Jake Janes, who hunts, fishes and works on the family farm, broke a valve on one of his artificial legs picking corn.
B.J. Ganem cracked his prosthetic leg on a Tough Mudder obstacle course. That didn’t stop him from skydiving, rock climbing, playing football and running a 10K.
Janes, 28, of Evansville, and Ganem, 38, of Reedsburg, are among more than 1,500 U.S. soldiers who have lost limbs serving in Iraq and Afghanistan.
But they didn’t lose their love of adventure. Thanks to improvements in prosthetics, they are able to be more active than they expected after being injured.
They’re so active, they push the limits of what prosthetics can offer.
“These guys break stuff left and right,” said Amy Paulios, their prosthetist at Prosthetic Laboratories in Monona. “We try to help them keep going. It makes our job more challenging.”
Most people in need of artificial legs are older patients with diabetes or other medical conditions, who typically use their prostheses for routine walking. For young, active veterans like Janes and Ganem, Paulios makes prostheses with rust-resistant materials, fewer breakable parts and extra carbon fiber for durability.
“You have to have the foresight to think about what they might do with these devices,” she said. “Sockets for these guys are twice as thick as for someone who is just going into Target and back.”
Janes and Ganem are patients at Madison’s Veterans Hospital. The VA uses several companies with Madison-area offices as vendors for prosthetics: Prosthetic Laboratories, Actra Orthotics and Prosthetics, Morfey’s Limbs and Braces, Sisson Mobility Restoration and Aljan Co.
In the past five years, the Madison VA hospital has had about 75 patients with leg or arm prostheses, spokesman Tim Donovan said. Thirty-nine of those are service connected, including 11 from Iraq or Afghanistan, Donovan said.
From 2003 to last year, 1,558 U.S. soldiers had major limb amputations from battle injuries in Iraq and Afghanistan, according to the Congressional Research Service.
Though Janes and Ganem said living with the injuries can be a struggle, they are driven to be as active as their prostheses allow.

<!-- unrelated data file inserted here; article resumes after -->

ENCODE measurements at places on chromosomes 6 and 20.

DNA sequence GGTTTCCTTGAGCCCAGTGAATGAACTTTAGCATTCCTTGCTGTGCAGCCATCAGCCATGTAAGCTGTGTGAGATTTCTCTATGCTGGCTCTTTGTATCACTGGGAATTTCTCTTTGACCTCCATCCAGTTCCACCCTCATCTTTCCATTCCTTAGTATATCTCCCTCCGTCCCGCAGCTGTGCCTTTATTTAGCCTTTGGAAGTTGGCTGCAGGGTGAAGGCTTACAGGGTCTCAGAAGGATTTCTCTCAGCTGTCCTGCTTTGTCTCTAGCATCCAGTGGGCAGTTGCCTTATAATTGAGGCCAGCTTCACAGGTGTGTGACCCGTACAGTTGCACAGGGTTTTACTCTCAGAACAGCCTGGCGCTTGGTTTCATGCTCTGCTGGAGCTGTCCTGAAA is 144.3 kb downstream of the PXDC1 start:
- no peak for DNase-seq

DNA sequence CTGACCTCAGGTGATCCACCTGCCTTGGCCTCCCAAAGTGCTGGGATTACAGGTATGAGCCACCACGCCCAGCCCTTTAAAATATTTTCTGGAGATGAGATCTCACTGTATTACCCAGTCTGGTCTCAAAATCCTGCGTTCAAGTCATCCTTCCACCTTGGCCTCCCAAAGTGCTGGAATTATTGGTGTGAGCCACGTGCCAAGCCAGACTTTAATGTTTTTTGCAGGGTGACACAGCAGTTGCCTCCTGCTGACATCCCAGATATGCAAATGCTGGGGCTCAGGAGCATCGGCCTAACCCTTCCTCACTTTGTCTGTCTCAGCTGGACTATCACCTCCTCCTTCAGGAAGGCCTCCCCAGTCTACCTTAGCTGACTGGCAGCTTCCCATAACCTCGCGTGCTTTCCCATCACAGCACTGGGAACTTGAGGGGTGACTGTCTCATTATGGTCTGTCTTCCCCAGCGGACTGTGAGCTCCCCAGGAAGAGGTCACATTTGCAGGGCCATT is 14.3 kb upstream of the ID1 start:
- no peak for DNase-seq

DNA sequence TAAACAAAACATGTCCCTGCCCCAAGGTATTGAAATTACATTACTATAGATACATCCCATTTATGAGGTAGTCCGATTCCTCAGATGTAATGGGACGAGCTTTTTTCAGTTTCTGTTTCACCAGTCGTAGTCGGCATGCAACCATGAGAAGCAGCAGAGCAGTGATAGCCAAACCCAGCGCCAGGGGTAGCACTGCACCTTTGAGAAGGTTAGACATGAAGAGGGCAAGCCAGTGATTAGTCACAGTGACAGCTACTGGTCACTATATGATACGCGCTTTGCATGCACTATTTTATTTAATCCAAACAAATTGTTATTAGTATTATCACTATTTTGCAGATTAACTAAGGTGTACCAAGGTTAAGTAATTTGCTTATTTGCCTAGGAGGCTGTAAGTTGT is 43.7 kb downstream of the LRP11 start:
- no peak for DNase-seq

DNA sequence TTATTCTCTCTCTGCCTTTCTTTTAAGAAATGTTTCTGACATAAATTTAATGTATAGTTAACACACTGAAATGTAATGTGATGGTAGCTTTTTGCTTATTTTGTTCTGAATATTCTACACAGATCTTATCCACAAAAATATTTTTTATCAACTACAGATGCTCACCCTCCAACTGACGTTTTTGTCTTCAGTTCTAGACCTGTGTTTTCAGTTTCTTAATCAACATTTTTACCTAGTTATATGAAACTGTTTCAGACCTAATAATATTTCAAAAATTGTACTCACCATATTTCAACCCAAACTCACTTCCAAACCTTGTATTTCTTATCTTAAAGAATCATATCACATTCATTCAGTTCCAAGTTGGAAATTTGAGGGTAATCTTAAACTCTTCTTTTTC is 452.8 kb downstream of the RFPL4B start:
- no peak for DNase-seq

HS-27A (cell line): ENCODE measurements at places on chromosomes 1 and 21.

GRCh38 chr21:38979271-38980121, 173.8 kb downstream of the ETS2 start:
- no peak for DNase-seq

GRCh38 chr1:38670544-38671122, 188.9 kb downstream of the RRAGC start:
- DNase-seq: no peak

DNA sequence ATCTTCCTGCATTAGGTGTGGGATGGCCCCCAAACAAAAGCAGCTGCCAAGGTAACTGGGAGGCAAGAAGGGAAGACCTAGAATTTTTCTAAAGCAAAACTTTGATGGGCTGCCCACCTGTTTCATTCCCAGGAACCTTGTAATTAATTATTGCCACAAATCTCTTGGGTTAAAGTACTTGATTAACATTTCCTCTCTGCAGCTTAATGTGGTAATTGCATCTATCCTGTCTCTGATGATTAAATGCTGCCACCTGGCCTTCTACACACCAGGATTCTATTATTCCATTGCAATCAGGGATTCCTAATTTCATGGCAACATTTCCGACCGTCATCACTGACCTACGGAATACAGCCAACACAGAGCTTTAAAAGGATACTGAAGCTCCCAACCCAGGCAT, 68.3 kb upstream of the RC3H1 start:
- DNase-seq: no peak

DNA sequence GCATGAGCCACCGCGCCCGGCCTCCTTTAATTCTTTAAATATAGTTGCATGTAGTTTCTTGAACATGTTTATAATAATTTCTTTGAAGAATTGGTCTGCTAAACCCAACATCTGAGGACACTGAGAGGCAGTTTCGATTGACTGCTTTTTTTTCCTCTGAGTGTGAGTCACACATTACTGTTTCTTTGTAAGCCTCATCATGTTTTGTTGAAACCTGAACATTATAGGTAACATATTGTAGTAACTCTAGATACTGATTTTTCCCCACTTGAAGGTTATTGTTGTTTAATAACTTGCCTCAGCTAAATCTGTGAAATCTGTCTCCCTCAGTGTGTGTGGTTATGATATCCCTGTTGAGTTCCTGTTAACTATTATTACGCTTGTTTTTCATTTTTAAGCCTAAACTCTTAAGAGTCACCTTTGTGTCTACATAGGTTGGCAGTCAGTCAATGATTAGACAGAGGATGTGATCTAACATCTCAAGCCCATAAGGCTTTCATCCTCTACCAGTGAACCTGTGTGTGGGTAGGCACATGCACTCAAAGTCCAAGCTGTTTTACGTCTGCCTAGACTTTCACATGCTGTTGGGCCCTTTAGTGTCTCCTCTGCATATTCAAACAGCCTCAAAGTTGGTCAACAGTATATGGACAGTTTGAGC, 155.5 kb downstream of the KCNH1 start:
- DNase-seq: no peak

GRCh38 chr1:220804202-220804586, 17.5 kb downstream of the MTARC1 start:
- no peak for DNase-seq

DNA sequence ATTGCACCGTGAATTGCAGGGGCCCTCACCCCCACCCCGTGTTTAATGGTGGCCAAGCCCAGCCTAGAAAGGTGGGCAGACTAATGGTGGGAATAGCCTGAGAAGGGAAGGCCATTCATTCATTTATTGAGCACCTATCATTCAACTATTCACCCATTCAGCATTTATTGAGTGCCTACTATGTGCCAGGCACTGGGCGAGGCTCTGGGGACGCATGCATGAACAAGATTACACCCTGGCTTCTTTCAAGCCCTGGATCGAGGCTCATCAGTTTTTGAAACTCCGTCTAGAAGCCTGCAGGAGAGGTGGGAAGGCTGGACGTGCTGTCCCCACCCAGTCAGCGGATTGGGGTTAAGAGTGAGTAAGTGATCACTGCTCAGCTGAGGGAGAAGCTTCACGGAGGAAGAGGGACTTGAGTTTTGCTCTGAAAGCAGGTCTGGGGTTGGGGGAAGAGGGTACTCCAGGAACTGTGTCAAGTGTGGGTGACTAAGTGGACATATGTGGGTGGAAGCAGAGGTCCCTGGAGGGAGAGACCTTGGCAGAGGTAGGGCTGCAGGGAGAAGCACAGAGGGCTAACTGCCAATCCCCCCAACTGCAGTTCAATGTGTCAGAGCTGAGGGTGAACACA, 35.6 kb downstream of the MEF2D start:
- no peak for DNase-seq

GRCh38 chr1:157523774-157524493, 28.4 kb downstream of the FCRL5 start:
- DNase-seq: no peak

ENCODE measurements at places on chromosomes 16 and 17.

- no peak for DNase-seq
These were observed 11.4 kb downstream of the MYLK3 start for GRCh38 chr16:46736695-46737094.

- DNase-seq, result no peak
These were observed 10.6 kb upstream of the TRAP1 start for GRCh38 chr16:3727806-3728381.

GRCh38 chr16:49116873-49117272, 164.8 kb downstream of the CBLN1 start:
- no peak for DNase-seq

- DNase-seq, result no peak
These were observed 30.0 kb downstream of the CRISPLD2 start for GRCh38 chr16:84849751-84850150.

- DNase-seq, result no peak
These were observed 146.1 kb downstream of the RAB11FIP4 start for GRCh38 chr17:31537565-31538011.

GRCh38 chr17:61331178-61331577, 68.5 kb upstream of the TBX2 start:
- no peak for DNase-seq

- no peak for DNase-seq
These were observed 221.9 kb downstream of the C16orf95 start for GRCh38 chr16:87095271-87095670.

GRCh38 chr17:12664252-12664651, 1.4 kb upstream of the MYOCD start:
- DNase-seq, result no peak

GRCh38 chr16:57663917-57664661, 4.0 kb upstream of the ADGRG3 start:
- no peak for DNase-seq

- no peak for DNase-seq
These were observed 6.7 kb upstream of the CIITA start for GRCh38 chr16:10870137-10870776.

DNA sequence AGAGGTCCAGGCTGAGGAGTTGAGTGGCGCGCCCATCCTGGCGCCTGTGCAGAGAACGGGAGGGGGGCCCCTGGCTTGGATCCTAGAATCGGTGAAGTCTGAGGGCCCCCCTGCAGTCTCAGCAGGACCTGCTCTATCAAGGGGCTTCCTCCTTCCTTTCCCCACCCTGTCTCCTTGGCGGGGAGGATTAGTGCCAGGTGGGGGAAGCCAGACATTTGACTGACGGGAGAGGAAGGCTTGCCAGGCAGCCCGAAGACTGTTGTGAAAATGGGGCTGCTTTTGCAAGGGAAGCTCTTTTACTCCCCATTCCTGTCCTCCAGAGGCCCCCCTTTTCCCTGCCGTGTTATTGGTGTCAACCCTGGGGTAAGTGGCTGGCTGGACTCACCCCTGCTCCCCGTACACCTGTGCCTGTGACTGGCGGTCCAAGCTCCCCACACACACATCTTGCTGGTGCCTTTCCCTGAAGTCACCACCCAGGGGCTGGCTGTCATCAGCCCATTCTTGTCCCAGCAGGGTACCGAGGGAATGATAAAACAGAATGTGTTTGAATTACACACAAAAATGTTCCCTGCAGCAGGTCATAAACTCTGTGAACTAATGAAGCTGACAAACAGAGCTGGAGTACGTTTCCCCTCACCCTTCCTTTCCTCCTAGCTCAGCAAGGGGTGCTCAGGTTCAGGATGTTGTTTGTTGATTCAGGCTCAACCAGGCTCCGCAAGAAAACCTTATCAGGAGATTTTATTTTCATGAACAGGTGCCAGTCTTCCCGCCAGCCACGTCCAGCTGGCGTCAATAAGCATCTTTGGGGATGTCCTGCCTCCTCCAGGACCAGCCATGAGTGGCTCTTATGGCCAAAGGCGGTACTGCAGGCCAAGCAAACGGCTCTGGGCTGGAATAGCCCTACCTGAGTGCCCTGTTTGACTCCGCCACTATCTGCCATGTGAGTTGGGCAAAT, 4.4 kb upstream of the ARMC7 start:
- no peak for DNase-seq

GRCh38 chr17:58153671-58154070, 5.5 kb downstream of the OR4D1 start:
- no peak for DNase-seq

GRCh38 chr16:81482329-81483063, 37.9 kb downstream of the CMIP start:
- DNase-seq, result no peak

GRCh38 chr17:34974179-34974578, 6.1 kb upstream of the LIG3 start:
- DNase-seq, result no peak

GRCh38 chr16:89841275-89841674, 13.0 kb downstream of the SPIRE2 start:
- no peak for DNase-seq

“It’s the military attitude,” said Paulios, the daughter of a Vietnam veteran. “They just keep going.”
Janes, who was a wrestler at Evansville High School, was near the end of his second tour of duty in 2009 when he stepped on a homemade bomb in Afghanistan.
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He suffered shrapnel wounds and a brain injury, and lost both legs below the knee. With prosthetic legs crafted by Paulios, he can hunt, fish and help out on the farm.
When he’s hunting in wetlands, he also uses an Action Track Chair, an all-terrain wheelchair made by a company in Minnesota. Still, he puts his artificial legs to the test.
“He’ll come in, and I’ll take off his shoes,” Paulios said. “I’ll empty out lake water, pebbles and sand.”
This month, Janes was picking corn when he broke a valve on one of his legs. He thinks it got hooked on a tractor. The valve is needed to create a tight seal with his upper leg.
In her lab, Paulios fixed the valve. “These are the kinds of things your average 65-year-old woman wouldn’t get into,” she said.
Ganem lost his left leg below the knee after a truck he was driving struck a bomb in Iraq in 2004. He also had shrapnel wounds and a brain injury.
Ganem had been a football and basketball player. His prosthetic allowed him to return to those sports — and take up others, including snowboarding, bobsledding and ice climbing.
A native of Savannah, Georgia, he hadn’t tried winter sports before.
“After the injury, I kind of became more active to prove a point,” he said.
Ganem has six prosthetic legs for various purposes. In addition to his “everyday” leg, he has a rotating leg for golf, a double-plated leg for weightlifting, and two legs for water activities. His C-shaped running leg, with a heel plate that fits into a shoe, hit the market only in recent years.
He hopes to get a firmer, J-shaped running-blade leg, like those made famous by Olympic athlete Oscar Pistorius.
“I want to enter the Marine Corps Marathon,” Ganem said. “I’d like to do Boston the year after.”
He also wants to try water skiing.
“The only thing I can’t do with my prosthetic is grow toe nails,” he said.